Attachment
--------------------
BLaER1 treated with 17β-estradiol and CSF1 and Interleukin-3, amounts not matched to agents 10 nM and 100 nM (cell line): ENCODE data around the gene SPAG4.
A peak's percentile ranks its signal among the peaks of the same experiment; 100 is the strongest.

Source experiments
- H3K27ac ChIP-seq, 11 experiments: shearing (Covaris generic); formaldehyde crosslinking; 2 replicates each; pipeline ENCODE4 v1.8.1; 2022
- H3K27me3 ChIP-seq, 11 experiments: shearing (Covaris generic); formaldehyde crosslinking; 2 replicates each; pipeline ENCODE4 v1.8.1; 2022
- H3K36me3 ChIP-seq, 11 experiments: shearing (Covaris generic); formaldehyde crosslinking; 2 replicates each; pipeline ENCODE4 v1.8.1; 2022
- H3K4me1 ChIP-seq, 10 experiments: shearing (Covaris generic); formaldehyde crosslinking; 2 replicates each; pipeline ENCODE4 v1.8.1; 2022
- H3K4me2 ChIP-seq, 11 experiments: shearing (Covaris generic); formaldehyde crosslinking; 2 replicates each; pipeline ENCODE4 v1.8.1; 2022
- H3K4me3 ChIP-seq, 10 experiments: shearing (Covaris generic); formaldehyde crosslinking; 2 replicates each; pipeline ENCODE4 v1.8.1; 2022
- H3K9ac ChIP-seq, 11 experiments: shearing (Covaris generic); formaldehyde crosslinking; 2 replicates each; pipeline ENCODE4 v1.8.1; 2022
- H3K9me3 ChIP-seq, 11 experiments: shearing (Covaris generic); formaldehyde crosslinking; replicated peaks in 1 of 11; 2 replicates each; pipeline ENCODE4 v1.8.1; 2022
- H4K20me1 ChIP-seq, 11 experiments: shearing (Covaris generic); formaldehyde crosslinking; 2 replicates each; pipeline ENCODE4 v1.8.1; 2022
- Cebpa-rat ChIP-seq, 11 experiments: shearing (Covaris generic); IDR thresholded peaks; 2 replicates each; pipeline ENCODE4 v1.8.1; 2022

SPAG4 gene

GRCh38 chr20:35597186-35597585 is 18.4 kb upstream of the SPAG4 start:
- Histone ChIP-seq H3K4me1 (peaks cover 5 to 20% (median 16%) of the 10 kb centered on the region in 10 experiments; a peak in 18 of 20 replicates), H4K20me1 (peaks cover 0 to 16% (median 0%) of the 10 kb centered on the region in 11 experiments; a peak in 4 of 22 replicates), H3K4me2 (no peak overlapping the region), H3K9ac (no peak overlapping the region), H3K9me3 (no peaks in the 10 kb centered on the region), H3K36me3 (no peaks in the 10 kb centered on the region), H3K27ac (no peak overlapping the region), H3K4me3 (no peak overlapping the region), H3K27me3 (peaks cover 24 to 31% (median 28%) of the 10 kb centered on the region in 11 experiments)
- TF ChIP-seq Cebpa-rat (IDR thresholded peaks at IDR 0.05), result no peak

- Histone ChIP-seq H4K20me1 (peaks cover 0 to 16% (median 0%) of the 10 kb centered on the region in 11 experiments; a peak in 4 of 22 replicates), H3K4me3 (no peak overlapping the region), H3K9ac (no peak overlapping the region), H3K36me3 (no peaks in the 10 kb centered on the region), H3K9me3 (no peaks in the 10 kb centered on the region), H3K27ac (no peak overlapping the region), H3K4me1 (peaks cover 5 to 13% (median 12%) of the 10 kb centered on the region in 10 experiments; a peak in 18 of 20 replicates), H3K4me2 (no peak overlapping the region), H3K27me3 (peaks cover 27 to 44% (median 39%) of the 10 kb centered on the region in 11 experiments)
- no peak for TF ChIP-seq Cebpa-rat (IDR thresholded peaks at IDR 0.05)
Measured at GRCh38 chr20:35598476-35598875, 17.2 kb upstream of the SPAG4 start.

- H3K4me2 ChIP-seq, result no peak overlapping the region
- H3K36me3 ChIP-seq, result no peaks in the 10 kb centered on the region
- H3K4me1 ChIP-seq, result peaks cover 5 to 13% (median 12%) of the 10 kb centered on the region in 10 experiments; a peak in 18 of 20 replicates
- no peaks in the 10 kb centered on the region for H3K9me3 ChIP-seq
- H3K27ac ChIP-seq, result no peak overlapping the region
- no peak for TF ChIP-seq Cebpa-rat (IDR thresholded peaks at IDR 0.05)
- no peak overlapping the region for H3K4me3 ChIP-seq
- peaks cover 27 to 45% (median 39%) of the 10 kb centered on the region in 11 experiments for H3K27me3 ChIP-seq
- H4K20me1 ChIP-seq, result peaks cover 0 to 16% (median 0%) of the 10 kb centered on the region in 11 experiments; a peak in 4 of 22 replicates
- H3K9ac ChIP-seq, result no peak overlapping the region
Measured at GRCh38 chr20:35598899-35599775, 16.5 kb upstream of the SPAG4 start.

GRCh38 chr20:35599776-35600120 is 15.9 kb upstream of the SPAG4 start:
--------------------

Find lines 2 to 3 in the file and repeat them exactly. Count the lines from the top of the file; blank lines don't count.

A peak's percentile ranks its signal among the peaks of the same experiment; 100 is the strongest.

Source experiments